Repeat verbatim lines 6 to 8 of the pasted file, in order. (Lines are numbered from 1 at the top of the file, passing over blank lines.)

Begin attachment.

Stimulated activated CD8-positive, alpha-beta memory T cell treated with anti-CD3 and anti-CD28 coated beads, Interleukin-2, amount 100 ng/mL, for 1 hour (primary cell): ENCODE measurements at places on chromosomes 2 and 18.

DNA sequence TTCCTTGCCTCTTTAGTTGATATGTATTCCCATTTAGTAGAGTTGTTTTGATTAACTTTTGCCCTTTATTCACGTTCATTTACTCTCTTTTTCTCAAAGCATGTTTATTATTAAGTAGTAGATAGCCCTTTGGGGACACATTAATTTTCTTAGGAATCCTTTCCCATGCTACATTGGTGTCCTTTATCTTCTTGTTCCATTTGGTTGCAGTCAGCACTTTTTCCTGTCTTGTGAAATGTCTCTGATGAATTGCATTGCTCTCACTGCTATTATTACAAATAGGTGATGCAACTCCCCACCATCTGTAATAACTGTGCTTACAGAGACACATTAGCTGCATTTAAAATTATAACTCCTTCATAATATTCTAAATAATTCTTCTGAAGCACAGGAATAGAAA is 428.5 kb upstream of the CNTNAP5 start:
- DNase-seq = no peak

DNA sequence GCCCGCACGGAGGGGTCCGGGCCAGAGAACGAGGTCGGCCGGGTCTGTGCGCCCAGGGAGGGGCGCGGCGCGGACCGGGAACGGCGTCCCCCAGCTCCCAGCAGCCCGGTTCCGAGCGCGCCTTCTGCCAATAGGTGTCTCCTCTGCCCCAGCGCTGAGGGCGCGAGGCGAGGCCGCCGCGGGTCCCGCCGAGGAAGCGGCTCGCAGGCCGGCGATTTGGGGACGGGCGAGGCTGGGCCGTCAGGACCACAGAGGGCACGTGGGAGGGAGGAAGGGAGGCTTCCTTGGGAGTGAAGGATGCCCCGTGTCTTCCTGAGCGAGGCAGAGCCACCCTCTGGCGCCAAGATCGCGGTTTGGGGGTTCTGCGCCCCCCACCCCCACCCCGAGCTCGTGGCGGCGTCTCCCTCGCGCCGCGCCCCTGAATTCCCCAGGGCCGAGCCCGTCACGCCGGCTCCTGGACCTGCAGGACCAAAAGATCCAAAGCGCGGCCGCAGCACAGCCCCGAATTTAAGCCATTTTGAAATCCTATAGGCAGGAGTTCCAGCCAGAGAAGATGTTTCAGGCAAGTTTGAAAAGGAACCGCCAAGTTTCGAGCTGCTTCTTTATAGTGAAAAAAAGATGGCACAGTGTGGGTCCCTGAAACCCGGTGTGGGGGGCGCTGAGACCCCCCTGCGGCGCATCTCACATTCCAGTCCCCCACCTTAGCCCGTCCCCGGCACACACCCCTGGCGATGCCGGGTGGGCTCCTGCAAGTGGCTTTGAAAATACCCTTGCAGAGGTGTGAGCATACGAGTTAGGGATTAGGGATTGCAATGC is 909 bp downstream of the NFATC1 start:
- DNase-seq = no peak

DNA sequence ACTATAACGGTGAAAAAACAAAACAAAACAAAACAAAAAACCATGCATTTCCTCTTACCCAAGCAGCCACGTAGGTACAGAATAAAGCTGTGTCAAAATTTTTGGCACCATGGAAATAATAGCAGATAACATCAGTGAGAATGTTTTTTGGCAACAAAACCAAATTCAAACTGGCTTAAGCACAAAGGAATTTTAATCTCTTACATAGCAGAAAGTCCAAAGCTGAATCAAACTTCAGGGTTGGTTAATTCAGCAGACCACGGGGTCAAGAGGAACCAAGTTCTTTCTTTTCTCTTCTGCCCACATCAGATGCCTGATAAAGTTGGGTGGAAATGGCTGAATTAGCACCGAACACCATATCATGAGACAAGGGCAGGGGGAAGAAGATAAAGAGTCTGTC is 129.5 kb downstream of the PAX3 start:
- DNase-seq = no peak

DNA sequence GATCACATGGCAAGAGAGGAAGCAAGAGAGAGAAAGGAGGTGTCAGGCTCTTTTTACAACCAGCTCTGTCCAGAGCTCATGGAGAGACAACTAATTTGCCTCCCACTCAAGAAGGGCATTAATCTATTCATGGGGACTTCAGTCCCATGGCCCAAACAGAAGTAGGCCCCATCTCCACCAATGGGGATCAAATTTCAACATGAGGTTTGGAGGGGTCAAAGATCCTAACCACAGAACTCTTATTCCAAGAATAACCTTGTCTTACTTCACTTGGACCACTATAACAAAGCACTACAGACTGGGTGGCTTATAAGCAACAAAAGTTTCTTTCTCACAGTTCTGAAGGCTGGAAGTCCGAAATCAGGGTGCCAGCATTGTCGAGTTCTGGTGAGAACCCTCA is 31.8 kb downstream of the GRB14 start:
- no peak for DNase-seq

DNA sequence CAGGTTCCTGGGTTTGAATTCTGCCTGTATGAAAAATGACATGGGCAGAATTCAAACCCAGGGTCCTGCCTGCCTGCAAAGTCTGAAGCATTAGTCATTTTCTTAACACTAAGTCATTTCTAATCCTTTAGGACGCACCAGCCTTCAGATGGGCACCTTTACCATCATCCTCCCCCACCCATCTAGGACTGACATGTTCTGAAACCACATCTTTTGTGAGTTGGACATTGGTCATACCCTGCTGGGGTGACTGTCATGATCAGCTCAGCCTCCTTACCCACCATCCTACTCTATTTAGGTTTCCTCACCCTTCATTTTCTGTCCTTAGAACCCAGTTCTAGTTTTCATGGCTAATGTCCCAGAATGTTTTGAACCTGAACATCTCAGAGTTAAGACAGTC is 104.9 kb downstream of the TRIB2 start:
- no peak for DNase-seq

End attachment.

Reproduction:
DNA sequence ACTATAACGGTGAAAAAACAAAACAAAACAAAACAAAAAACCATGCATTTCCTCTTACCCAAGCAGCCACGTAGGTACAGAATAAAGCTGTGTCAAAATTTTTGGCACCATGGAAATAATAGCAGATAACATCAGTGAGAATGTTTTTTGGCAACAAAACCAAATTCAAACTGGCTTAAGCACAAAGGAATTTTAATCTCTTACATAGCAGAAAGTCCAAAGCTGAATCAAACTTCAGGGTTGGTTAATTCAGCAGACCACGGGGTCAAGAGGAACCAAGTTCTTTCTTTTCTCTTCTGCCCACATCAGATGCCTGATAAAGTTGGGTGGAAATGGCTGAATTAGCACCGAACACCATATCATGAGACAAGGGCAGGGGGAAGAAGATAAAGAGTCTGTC is 129.5 kb downstream of the PAX3 start:
- DNase-seq = no peak

DNA sequence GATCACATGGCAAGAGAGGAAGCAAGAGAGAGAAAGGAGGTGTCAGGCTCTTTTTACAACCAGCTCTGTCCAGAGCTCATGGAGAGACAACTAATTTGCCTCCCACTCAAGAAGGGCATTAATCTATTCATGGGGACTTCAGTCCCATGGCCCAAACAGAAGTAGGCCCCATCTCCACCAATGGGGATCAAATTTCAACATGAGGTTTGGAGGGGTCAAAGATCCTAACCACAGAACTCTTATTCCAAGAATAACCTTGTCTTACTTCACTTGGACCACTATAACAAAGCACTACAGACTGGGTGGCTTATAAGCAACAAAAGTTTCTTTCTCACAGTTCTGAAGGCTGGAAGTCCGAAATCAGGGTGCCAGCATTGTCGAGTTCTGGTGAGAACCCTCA is 31.8 kb downstream of the GRB14 start: